“There was no such thing as production at Starday. We’d go in with the band, we’d go over the song, I’d look over and tell the steel player to take a break or kick it off, and I’d get the fiddle to play a turnaround in the middle. I’d just let them know if we were going to tag it or not. We’d just go through it. We didn’t take the pains of making several takes. Back then, over three or four takes, they’d say, ‘My God, this is costing us money.’ So we’d just get it down as good as we could. If we went a little flat or sharp in a place or two, they’d say, ‘The public ain’t going to notice that, so put it out.’ So we did, and it wasn’t too successful, so I think maybe the public did notice it.” Nevertheless, the hits kept coming, and with each new recording, he sounded less and less like Hank Williams and more and more like George Jones. In the summer of 1958, Pappy Daily sold out his interest in Starday and negotiated a new deal with Mercury for Jones and himself. That July, when Shirley Jones gave birth to a second son, George named him in Pappy’s honor: Bryan Daily Jones. Huey Meaux, who credits Daily with helping his own career as a producer, said that George would have been lost without Pappy: “He was George’s career. He was George’s daddy. He was George’s everything. And George gave him a lot of goddam hell, man. Getting drunk, getting in trouble, getting in fights. Pappy was the only one that could sit down and talk to George. Pappy got George back together so many times it’s unreal.”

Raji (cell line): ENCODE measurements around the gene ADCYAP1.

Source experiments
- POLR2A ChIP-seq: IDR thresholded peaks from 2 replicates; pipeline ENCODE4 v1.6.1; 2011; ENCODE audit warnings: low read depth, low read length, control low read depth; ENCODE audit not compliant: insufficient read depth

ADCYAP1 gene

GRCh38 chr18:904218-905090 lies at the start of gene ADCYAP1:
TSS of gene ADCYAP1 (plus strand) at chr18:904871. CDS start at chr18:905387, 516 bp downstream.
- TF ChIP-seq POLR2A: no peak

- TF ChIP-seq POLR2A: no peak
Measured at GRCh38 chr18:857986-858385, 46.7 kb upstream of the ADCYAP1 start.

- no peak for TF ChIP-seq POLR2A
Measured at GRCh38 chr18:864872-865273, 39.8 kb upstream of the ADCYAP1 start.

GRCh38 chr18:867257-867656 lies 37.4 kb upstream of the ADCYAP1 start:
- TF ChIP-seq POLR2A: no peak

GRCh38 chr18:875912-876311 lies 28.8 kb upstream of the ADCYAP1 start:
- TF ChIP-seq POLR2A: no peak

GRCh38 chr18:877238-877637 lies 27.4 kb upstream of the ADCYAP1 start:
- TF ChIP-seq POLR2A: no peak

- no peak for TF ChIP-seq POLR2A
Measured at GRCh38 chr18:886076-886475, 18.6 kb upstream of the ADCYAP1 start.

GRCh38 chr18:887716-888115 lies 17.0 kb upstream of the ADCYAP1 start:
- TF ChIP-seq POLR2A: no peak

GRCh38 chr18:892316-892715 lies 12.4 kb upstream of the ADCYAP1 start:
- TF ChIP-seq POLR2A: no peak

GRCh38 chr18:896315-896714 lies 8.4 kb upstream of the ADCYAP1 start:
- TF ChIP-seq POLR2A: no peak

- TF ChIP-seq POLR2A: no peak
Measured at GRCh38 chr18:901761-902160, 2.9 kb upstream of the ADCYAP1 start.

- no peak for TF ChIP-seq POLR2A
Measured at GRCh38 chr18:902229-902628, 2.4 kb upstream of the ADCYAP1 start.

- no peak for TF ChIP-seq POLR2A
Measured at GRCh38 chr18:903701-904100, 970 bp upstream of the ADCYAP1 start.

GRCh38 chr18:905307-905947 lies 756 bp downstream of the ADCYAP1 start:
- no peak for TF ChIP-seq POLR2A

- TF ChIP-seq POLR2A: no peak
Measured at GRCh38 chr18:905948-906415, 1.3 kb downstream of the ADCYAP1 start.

In 1959 George Jones, flush with newfound prosperity, moved his family to Vidor, eight miles north of Beaumont. The next year, at home in Vidor, Jones wrote a song called “The Window Up Above.” Of all the songs he has written, it remains his favorite. “I wrote it in about twenty minutes,” he said. “I just came in off the road, about eight in the morning. While breakfast was being fixed, I just sat down in the den and picked up the guitar, and it was as simple as that. Sometimes it’s hard to even figure where the ideas come from.” For Jones, “The Window Up Above” seemed to issue directly from a lifelong insecurity and ambivalence, a deep-rooted fear of what lurked beneath the dream of hearth and home and happiness. The song remained on the country charts for more than eight months, and George even had Nudie Cohn make him a stage suit based on it, a chartreuse affair replete with faces peering forlornly from sequin-stitched window frames.
Looking back, Jones would regard the early sixties as his finest period. “We did a lot of the pure country then,” he said. The late sixties, however, were a strange time for Jones. America was adrift in a fluorescent cloud of patchouli-scented ahimsa, and Jones, in his crew cut and his Nudie Cohn suits, seemed hopelessly out of sync. He began to let his hair grow out a bit, and he and Pappy gave folk rock their best shot with “Unwanted Babies,” a garbled protest song written for Jones by Peanut Montgomery. Combining his middle name and his mother’s maiden name, he released the record under the pseudonym Glen Patterson. “We did a certain type of song that we thought would sell at that time,” George said, taken aback at the mention of it. “But it wasn’t the type of song that I would have normally cut, and I just didn’t want to use my real name.” But perhaps his lowest moment was “The Poor Chinee,” which contained the unforgettable lyric “Me like bow-wow, very good chow-chow.”